9 Things You Never Knew About New York

PHOTO: Road traffic moves at Columbus Circle roundabout near Central Park, Dec. 1, 2011 in New York.
Robert Nickelsberg/Getty Images

New Yorkers, particularly those who were born and raised in the Big Apple, tend to think they know everything, especially when it comes to the city they love. But there are places and facts many don't know, and that's why they might want to read Christopher Winn's new book.

His "I Never Knew That About" series' just-released book about New York reads as a walking guide from New York Harbor through Manhattan's many neighborhoods, from "Wall Street to Chelsea, Times Square to Central Park and everything in between."

But for now, click through the next eight pages and see how many of these tidbits you knew about New York.

PHOTO: Road traffic moves at Columbus Circle roundabout near Central Park, Dec. 1, 2011 in New York.
Robert Nickelsberg/Getty Images
Columbus Circle

On a tour of New York City, you might as well start in Columbus Circle. According to Winn, it's the point from which all official distances to and from New York are measured.

PHOTO: An aerial view of Manhattan looking south over Central Park, July 1, 2007 in New York.
Stan Honda/AFP/Getty Images
Central Park

Central Park, Winn said, has been filmed more often than any other location in the world.

PHOTO: People sit on the recently constructed pedestrian plaza in front of the Flatiron Building
Mario Tama/Getty Images
Flatiron Building

The phrase "23 skidoo," said Winn, referred to NYPD officers' shouting at onlookers to skedaddle. Young men would gather on 23rd street as they watched ladies' skirts rise up from the wind caused by the Flatiron building's unusual shape.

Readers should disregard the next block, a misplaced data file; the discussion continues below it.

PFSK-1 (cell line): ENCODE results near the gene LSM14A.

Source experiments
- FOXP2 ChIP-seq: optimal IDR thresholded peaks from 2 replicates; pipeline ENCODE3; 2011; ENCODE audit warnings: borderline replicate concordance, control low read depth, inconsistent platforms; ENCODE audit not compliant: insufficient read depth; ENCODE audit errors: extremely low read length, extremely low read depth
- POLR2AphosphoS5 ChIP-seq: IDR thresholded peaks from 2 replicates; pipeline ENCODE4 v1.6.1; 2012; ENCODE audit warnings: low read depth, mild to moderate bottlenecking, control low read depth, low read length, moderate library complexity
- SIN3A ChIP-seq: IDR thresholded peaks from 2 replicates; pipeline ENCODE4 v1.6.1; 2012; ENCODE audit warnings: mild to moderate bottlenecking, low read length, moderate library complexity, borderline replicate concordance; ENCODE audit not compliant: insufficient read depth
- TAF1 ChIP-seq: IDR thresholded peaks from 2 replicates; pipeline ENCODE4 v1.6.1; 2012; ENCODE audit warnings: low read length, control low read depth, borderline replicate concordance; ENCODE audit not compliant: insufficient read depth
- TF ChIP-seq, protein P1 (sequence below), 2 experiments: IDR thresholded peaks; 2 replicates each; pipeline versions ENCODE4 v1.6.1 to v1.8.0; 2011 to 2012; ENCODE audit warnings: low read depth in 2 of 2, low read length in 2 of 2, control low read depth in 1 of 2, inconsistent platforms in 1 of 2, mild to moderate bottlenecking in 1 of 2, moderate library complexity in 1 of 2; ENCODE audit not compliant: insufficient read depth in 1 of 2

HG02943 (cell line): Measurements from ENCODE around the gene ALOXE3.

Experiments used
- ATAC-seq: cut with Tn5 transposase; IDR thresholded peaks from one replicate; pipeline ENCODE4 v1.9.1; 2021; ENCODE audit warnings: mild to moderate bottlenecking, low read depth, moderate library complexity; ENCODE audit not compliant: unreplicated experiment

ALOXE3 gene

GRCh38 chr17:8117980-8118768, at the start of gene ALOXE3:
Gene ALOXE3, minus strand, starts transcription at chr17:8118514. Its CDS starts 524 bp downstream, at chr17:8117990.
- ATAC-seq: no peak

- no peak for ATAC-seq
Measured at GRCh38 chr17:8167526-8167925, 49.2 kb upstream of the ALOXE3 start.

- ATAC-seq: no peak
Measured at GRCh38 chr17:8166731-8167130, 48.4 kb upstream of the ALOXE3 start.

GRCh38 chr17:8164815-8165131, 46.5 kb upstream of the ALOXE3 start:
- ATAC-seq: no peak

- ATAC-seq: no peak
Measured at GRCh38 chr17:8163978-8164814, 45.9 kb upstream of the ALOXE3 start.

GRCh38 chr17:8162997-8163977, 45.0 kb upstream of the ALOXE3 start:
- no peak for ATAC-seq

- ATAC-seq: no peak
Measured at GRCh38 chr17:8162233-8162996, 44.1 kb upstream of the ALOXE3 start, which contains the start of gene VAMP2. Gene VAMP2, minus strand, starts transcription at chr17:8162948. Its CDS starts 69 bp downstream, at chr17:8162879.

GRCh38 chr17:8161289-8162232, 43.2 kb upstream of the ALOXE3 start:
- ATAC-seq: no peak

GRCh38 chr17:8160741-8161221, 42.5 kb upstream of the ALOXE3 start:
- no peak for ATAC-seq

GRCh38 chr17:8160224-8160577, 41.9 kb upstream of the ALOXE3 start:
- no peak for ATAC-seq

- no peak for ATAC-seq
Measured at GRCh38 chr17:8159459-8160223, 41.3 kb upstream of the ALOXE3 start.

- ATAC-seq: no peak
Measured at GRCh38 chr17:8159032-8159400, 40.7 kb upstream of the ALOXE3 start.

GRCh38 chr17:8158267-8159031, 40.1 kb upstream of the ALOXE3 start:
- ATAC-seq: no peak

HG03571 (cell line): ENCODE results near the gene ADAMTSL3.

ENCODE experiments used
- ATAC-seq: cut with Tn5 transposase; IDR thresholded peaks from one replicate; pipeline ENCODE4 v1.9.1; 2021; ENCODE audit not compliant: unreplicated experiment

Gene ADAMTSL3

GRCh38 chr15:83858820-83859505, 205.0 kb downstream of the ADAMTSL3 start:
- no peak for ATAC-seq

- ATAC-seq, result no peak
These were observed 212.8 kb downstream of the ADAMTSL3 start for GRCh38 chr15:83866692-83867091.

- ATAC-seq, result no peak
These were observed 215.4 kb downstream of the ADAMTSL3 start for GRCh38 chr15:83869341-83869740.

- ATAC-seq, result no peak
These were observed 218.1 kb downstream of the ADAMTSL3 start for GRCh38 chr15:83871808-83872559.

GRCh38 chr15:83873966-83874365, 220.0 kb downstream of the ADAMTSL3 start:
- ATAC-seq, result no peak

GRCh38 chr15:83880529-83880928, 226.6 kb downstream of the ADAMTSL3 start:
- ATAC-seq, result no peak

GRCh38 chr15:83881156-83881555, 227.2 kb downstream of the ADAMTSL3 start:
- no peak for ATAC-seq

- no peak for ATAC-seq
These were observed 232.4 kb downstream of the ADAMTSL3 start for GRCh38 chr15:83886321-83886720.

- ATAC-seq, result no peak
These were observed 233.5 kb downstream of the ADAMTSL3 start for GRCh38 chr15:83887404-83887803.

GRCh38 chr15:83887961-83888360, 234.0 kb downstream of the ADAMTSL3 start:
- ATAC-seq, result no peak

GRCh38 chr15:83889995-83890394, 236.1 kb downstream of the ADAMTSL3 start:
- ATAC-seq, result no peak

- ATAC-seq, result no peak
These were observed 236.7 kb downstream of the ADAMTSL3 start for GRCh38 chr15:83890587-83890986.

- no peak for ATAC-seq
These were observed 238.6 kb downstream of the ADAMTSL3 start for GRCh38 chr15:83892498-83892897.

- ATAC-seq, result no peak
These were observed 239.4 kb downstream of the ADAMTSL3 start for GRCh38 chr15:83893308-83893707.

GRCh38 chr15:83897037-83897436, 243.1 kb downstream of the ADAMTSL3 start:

PHOTO: The New York Historical Society, pictured Feb. 11, 2013 in New York.
Andrevruas/Wikimedia Commons
The New-York Historical Society

There are many museums to visit on a trip to New York City, but The New-York Historical Society is a can't miss. It's the oldest museum in New York; erected in 1804 when New York was commonly spelled with a hyphen.

PHOTO: The exterior of The Waldorf Astoria Hotel, pictured September 25, 2000 in New York.
Carolyn Schaefer/Liaison Agency/Getty Images
Waldorf-Astoria Hotel

The first Tony Awards were presented in the Grand Ballroom of the Waldorf-Astoria Hotel in 1947.

PHOTO: New York Citys "Great White Way."
Archive Holdings/Getty Images
Great White Way

And speaking of the Great White Way, did you know the original "Great White Way" referred to the section between 23rd and 42nd Streets, where most of the theaters were located at that time? It now refers to the area between 42nd and 53rd Streets.

PHOTO: Lombardis Pizza in New York, pictured Feb. 5, 2013.
Beyond My Ken/Wikimedia Commons
Lombardi's Pizza

It's safe to say every visitor to New York City wants to try a slice of the Big Apple's famous pies. Thanks Lombardi's. Lombardi's, America's first pizzeria, opened as an Italian grocery store in 1897. Lombardi finally acquired a license to run a full-time pizzeria in 1905 and later introduced the pizza slice, for those who couldn't afford or didn't want a whole pizza.

PHOTO: A group of tourists passes near the Statue of Liberty as they enjoy a ride in New York harbor
Kena Betancur/Getty Images
Statue of Liberty

The statue's real name is "Liberty Enlightening the World." Statue of Liberty is a nickname.

PHOTO: A view of the financial district, looking north from Battery Park in New York, circa 1915.
Underwood Archives/Getty Images
First Skyscraper

In New York, real estate keeps going up and up, literally. According to Winn's book. New York's first skyscraper stood at 39 Broadway. The Tower Building was erected in 1888-89, but torn down in 1911 shortly after the architect's death.

Join the Discussion
blog comments powered by Disqus
 
You Might Also Like...